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HMRC officially now on GOV.UK

16th Dec 2014
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As of today HMRC's website has officially migrated to GOV.UK.

Digital director at the Cabinet Office Mike Bracken took to Twitter today to congratulate HMRC and the GDS team for the migration.

Now with better team pic! HMRC is on! Well done @HMRCgovuk @gdsteam @tillwirth @markdearnley

— Mike Bracken (@MTBracken) December 16, 2014

However, a Revenue spokesperson confirmed that not all content has yet migrated to the new site - but it will be across by the end of 2014. 

"By the end of this year, all main HMRC customer-facing guidance will be accessed through the GOV.UK website. HMRC's technical manuals will still be available and will move to GOV.UK next year."

Last month, the Revenue fended off criticism from accountants about the new portal, by saying it wasn't fully ready to meet the needs of its specialist users and wasn't fully complete.

Addressing concerns about the material available, HMRC confirmed that its operational manuals would move to the new portal, with links back to the old HMRC versions.

The website transition has regularly come under fire from AccountingWEB members over the content quality, accessibility, navigation and many other issues.

But with the the more specialised content such as tax tables and tax agent pages migrating in the space of a month, more questions will be raised about the vital fact-checking that will need to be carried out.

"Following transition, we’ll look for ways we can improve the agent proposition through feedback, data and by working with you over the coming months," the GDS blogged recently.

It asked for feedback via the contact area of the site for comments about any of the content.

Some members of the profession also took to Twitter to express their dissatisfaction of the migration. 

@jwgn @AccountingWEBuk Tax tables for thresholds, rates etc. are poor. And other agencies like Land Registry going over too. Aaaaaargh!

— Shot Fox (@Shot_fox) December 16, 2014

​The big march of content to this month also included Companies House, which made the move on 10 December.

Ever since the Cabinet Office took command of the government's digital publishing infrastructure the reasons for the move have been clear - taxpayers were funding a massive labyrinth of disparate, disconnected sites. The financial savings could amount to as much as £100m a year from the migration (which was originally budgeted to cost £18.9m to set up).

No one likes change, but sometimes it's inevitable. While has been picking up design awards, the best way to ensure a project like this succeeds to is to do copious amounts of user testing. According to feedback from members, that aspect of the design work seems to have been in short supply on the elements of that most affect accountants.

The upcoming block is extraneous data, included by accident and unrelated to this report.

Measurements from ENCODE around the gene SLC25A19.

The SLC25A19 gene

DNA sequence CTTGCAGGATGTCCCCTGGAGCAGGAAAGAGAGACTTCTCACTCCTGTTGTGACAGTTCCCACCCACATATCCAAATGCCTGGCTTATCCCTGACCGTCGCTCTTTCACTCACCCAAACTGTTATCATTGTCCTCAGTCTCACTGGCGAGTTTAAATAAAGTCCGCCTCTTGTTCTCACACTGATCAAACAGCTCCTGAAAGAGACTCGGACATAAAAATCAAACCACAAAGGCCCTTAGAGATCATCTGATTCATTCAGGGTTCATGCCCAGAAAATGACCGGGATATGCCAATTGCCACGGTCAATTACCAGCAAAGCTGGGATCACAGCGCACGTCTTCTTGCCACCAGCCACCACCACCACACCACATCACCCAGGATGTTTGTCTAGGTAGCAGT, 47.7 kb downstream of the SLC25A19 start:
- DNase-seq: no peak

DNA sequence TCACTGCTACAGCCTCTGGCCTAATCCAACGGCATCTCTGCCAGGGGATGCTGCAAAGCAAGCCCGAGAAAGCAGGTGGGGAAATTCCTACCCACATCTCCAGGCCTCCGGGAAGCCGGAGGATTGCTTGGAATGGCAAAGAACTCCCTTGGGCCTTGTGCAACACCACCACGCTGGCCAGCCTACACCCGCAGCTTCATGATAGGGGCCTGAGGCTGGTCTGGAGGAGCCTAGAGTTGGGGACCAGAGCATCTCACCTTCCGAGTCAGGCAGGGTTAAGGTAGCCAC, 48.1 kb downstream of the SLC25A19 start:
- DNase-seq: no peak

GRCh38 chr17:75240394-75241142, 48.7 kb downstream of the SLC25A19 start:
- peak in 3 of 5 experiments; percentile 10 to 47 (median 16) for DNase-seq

Nichola Ross Martin  commented: "Testing was done, a whole lot of 'plebs' were scooped up from the streets and asked if they could work out how to navigate the site and they looked at it and thought that it was good. No idea if any of them actually ran a business or do any tax. I tested some stuff and I said it was horrible but no one listened. That was some time ago. The new Companies House site is awful too."

What do you think of the new portal?


Replies (20)

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By ireallyshouldknowthisbut
17th Dec 2014 11:20

The companies house website now takes several more clicks to get to anything useful.  

Gone was a really quite decent layout and design replaced with a mish-mash of links, most of which seem to (eventually) redirect back into the old site.

Big backward step.


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By jeremy28
17th Dec 2014 11:33

Who funded...

Who funded the cake in the picture?!!!

Was it necessary for icing and nuts?

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By petwencal
17th Dec 2014 11:54


It worked fine (?) as it was, just as Companies House website did.

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17th Dec 2014 11:55

xxx it's awful

How I hate change for change's sake ... now it takes me ten times longer to find anything. Bah!

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By Charlie Carne
17th Dec 2014 12:03

Over-simplification on new web site

I agree with Nichola Ross Martin. And, as was commented on at, it's worth tweeting them to let them know in a public forum (as well as in this firewalled forum). Feel free to follow, favourite or re-tweet my tweets at and

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By CJaneH
17th Dec 2014 12:05

 I wanted to down load a

 I wanted to down load a paper form from HMRC to be told I need to update my version of Explorer.

Any one else had this problem?

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By Quixote
17th Dec 2014 16:30

The real question

The most important thing to consider when full navigation has been completed is whether they will leave everything as it is then, or occasionally move the links around in the dubious interests of 'improvement,' as happens some years with SA return boxes - rather like the irritating habit of supermarkets of moving items of stock to different locations thus causing customers to have to spend inordinate amounts of time searching for what they want.

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By mrme89
17th Dec 2014 23:44

The most frustrating bit...

When quickly researching to quickly confirm something ... yep found the vat/tax notice ... ah I have to click again from this initial useless page just to view it. Even then, it is in stupidly enlarged font. 


Everything seems so unnecessary. 



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By North East Accountant
18th Dec 2014 09:13

Change for changes sake